Lincoln Youth Wrestling, initiated during the 2002-2003 school year,
gives youngsters a way to learn about "moves" and direct their
skills into a positive activity. Beginners, the youngest group, are
5 to 7 years old. Advanced wrestlers can include experienced
7-year-olds if they have completed a few seasons on the mats, but
usually the group includes from 8 years old up to 14.
Not all the wrestlers are boys. Chelsey Werth, 13, is in her
first year with Lincoln Youth Wrestling. She is in eighth grade at
Lincoln Junior High. She decided to join the LYW team even though
the junior high has a wrestling program.
"I decided to join the youth wrestling group because I thought
I'd get more wrestling time," Chelsey said, "and most of these guys
have been wrestling for a long time. I'm learning a lot because they
have more experience."
Is she treated like one of the guys?
"No, not really," Chelsey admitted sheepishly. "After one
practice a parent came up and asked me if their son had hurt me. He
hadn't -- we had a good round -- but they were concerned about me. I
"At a meet a few weeks ago, one guy forfeited the match because
he didn't want to wrestle me. That is going to happen, but I'm going
to be ready to wrestle when I am out there," she explained.
Several participants do have several years of experience,
according to coach Walt Landers.
"We have several boys who started when they were pretty young,"
Landers commented. "Trevor Bree, 10, has been wrestling for five
years; Tyler Worth is also 10, and he's been wrestling for four
years; Austin O'Donoghue is 8 and has been wrestling for three
"There are more that started when they were pretty young and have
continued with the program to become good wrestlers," Landers said.
Walt Landers has coached football and wrestling. In total he has
been a coach for 25 years. Brian Turley is his assistant coach for
the youth wrestlers. But Landers also gives credit to several other
men who work alongside them.
"We have about 20 coaches listed for our group (Lincoln Youth
Wrestling)," Landers said. "There are dads who attend
practices and wrestling meets to help with the kids.
"Some of them are here tonight," he continued. "They give
their time to make sure the kids have plenty of assistance when
Dads and moms are present at practices and meets. Dads get out on
the mats to instruct and coach. It gives wrestlers more individual
attention and helps to keep order if a few male voices are giving
instruction and making conversation with the kids.
[to top of second column]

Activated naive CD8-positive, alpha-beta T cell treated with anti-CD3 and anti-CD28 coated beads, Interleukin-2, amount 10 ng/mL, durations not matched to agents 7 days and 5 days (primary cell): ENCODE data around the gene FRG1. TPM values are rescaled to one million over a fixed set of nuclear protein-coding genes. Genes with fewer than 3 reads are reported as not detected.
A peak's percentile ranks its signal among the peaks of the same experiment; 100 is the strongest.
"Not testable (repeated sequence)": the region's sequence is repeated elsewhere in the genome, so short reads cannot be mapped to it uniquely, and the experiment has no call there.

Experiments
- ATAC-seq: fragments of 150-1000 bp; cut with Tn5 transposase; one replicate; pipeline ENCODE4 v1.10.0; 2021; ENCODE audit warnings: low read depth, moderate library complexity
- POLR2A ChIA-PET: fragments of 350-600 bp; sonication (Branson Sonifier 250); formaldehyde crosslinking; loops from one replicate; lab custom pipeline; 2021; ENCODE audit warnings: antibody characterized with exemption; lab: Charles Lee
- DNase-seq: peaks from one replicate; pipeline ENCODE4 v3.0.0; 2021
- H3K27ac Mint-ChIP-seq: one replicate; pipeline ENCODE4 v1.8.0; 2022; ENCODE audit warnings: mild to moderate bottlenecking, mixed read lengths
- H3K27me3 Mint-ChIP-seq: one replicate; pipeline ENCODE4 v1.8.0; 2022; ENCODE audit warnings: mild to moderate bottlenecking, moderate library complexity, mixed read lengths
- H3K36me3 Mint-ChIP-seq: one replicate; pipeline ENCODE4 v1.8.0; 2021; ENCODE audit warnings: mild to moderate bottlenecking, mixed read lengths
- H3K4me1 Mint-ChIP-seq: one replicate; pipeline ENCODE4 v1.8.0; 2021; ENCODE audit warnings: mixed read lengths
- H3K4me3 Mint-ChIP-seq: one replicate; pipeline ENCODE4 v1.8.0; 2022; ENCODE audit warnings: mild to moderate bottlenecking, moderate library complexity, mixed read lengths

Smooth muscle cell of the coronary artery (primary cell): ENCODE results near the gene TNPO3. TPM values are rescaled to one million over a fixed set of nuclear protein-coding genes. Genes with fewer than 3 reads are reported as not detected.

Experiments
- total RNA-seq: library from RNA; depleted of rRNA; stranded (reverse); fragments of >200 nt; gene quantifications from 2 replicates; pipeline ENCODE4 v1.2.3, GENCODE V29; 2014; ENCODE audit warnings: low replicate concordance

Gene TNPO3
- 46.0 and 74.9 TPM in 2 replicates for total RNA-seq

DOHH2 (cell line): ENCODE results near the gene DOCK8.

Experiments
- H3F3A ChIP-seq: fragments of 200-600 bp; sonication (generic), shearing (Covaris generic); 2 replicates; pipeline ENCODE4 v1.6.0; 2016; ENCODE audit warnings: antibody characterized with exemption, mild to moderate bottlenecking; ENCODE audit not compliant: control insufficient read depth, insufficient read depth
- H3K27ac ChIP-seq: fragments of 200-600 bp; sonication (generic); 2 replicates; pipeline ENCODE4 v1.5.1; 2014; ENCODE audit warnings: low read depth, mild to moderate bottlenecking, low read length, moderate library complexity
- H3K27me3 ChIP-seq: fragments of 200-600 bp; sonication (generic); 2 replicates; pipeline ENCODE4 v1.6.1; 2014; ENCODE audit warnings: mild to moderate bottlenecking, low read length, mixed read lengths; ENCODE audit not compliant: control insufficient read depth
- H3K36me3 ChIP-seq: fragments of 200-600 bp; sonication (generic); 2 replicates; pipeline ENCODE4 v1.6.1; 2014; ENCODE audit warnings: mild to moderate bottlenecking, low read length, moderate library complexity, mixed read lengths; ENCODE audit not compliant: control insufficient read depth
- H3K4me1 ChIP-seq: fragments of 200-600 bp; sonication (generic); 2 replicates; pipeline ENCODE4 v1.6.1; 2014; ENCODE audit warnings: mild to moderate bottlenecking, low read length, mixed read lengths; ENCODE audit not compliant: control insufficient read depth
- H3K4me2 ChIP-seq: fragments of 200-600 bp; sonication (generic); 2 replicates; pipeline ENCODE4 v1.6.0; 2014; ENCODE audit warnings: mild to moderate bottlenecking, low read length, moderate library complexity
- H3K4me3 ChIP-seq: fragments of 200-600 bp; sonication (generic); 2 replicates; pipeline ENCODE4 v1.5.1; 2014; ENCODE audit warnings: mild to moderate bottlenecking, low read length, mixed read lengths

Experienced moms give sideline direction, offering an observer's
point of view. They volunteer when the team hosts tournaments and
home meets. And they, well, they're moms. With almost 30 youngsters
on the team, ages 5 through 13, there is sometimes a need for a word
of encouragement or a nudge in the right direction when a wrestler
goes astray. It makes for a close-knit group when parents and kids
see each other on a regular basis and have the sport in common.
Officially, Lincoln Youth Wrestling has three levels -- 6 years
and under, bantam and intermediate (9- and 10-year-olds). The team
is basically kindergarten through fifth grade. Upper levels are
senior-novice divisions, at the junior high. But Lincoln Youth
Wrestling has older youth who prefer to belong to the group. Only
upper divisions from the junior high are eligible to advance to
state tournaments, not those from a youth wrestling team.
Lincoln Youth Wrestling is sanctioned at the state level by the
Illinois Kids Wrestling Federation. Older divisions are sanctioned
by USA Wrestling, which governs age levels and skill divisions up to
and including the Olympics.
Lincoln Youth Wrestling begins practice the first week of
November, and registration is completed the week before. The team
wrestles at regular meets and participates in tournaments, including
one it hosts -- Railer Rumble, during the first weekend of December.
In 2011 the tournament attracted 400 wrestlers, ages 5 through 14.
There are two practices each week, and there are meets both in
and out of town. The season will wind down in a couple of months,
ending the last week of February or first week of March, depending
on tournament dates. Notices and information will be distributed to
students in the area when registration for a new season is under
[By MARLA BLAIR]